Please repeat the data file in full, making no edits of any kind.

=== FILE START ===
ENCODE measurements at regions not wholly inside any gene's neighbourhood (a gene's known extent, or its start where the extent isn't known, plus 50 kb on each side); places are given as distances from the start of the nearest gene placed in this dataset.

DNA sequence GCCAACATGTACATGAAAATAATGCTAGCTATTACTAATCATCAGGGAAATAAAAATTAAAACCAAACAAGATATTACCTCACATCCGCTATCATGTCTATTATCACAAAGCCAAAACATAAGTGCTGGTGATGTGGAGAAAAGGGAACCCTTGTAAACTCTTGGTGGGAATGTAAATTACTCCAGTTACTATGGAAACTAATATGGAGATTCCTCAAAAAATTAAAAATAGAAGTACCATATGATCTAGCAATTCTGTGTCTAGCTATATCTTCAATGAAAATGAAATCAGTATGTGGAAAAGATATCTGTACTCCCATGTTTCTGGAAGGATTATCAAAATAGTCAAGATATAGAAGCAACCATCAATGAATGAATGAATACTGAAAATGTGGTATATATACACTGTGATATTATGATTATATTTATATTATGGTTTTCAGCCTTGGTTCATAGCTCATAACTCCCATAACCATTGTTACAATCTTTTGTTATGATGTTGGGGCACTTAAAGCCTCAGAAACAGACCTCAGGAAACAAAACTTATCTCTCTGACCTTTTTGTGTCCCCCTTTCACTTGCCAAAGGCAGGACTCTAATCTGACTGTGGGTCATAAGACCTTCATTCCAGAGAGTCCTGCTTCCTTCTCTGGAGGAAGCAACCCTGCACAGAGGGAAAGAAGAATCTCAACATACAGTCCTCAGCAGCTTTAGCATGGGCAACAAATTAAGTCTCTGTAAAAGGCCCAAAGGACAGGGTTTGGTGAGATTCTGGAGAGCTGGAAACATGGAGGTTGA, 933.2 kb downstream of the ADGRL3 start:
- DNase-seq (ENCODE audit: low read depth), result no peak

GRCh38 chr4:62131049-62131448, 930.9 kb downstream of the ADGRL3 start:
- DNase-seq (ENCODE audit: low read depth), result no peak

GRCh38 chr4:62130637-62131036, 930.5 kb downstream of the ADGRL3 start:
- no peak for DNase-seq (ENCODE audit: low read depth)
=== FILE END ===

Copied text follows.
ENCODE measurements at regions not wholly inside any gene's neighbourhood (a gene's known extent, or its start where the extent isn't known, plus 50 kb on each side); places are given as distances from the start of the nearest gene placed in this dataset.

DNA sequence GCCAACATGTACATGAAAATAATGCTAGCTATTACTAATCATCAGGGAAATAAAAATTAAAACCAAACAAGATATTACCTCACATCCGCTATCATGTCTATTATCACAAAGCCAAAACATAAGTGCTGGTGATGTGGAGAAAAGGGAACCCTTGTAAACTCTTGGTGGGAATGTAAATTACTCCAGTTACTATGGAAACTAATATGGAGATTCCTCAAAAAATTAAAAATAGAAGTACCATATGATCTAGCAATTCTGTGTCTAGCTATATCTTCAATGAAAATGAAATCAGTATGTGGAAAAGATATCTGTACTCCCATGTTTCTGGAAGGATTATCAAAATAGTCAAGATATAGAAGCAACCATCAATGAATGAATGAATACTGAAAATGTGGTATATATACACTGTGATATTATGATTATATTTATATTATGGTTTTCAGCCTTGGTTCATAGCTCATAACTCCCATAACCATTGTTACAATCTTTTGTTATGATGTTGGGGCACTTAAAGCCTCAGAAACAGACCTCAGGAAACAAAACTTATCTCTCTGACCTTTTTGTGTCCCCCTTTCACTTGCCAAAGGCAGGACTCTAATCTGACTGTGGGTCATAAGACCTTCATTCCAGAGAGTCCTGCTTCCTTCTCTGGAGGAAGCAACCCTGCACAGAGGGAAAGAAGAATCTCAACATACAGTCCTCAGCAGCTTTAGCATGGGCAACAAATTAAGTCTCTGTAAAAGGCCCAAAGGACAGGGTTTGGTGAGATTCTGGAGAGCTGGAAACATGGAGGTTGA, 933.2 kb downstream of the ADGRL3 start:
- DNase-seq (ENCODE audit: low read depth), result no peak

GRCh38 chr4:62131049-62131448, 930.9 kb downstream of the ADGRL3 start:
- DNase-seq (ENCODE audit: low read depth), result no peak

GRCh38 chr4:62130637-62131036, 930.5 kb downstream of the ADGRL3 start:
- no peak for DNase-seq (ENCODE audit: low read depth)